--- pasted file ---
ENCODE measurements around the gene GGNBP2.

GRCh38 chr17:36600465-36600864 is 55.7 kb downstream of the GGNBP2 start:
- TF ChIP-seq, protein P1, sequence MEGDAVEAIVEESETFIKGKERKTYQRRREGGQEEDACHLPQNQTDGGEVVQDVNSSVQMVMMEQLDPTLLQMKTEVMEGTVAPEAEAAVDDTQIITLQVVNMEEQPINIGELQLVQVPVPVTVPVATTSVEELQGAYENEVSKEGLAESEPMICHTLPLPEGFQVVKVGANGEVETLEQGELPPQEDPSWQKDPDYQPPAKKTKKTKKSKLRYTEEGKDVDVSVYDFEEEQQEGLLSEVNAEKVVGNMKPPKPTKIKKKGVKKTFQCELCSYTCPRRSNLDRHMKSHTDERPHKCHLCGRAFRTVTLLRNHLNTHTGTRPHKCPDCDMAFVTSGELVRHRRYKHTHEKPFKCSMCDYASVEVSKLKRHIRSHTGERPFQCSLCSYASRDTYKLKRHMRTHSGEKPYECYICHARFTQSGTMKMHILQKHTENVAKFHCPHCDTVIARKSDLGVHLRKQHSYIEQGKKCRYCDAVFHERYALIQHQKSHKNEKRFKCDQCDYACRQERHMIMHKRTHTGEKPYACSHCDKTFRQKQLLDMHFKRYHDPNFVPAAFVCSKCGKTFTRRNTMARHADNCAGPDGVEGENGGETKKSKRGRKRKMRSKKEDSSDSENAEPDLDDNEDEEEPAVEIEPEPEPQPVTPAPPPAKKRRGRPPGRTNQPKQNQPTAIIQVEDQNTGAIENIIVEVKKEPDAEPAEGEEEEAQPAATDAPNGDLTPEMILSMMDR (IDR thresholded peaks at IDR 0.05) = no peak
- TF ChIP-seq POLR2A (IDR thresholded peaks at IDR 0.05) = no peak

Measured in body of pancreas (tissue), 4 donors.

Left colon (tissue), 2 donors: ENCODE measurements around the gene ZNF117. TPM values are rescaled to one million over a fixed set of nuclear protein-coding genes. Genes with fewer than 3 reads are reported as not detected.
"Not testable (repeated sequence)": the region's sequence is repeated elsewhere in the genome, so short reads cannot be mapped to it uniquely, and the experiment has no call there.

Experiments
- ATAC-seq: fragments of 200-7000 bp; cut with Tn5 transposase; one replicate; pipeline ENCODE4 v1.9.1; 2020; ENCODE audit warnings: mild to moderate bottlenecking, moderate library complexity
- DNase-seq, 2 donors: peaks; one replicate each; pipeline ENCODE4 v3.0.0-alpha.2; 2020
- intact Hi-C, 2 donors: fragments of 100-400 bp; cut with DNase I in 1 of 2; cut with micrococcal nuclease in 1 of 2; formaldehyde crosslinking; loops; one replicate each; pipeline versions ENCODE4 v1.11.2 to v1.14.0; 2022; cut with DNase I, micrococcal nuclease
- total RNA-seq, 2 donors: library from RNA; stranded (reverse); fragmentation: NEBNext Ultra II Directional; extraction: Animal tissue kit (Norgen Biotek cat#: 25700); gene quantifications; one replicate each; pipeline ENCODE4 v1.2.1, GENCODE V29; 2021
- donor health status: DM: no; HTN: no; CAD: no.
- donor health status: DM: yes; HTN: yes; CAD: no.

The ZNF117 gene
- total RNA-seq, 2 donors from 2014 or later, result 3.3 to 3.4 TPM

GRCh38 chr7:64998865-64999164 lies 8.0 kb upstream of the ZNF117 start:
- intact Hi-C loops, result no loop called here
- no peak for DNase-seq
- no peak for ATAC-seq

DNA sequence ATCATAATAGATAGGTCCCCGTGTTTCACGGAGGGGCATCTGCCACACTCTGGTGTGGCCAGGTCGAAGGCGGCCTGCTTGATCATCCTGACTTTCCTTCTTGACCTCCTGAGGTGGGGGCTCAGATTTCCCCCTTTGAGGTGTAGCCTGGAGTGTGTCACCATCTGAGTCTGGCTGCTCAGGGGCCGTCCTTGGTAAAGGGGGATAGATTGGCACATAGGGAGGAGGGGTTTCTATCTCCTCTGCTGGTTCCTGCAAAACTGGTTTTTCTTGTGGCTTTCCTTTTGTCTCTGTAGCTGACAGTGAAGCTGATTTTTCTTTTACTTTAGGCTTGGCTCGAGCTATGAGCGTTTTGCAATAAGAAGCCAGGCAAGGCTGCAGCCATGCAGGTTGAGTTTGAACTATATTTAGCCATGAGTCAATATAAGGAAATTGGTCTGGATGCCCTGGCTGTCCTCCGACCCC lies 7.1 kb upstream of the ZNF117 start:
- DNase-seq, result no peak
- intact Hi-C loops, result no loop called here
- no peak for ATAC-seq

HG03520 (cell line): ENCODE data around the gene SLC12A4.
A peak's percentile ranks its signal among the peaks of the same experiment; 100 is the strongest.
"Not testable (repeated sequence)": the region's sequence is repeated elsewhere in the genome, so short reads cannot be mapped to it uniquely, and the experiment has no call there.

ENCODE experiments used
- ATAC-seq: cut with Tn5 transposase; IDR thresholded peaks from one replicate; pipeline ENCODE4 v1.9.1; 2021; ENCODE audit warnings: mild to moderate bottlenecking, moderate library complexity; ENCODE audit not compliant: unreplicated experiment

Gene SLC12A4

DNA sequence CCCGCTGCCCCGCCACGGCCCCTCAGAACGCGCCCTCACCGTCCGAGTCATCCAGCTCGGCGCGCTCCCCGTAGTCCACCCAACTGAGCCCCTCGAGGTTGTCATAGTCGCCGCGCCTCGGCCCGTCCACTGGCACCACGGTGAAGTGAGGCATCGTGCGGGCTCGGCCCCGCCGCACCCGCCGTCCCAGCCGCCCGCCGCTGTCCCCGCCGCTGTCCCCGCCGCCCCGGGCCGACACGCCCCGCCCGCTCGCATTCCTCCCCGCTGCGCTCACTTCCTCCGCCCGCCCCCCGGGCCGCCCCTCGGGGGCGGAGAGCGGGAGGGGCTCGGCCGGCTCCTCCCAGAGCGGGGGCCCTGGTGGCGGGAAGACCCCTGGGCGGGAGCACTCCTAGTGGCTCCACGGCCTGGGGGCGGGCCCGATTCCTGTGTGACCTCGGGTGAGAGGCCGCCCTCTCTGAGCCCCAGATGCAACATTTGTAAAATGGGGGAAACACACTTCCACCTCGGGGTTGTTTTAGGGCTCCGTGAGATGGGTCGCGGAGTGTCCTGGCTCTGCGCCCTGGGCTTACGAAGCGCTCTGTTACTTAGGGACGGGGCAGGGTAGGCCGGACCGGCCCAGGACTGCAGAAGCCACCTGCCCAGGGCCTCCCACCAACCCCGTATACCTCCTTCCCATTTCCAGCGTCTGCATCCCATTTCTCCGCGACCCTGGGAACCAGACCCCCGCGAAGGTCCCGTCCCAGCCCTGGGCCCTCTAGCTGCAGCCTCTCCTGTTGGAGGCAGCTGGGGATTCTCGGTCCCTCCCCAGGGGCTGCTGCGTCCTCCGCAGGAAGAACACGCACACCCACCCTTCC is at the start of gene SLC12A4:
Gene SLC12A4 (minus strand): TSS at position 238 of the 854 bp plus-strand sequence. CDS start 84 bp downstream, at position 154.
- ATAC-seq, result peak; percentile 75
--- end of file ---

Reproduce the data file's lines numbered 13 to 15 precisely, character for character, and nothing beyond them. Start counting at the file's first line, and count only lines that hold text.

- donor health status: DM: no; HTN: no; CAD: no.
- donor health status: DM: yes; HTN: yes; CAD: no.

The ZNF117 gene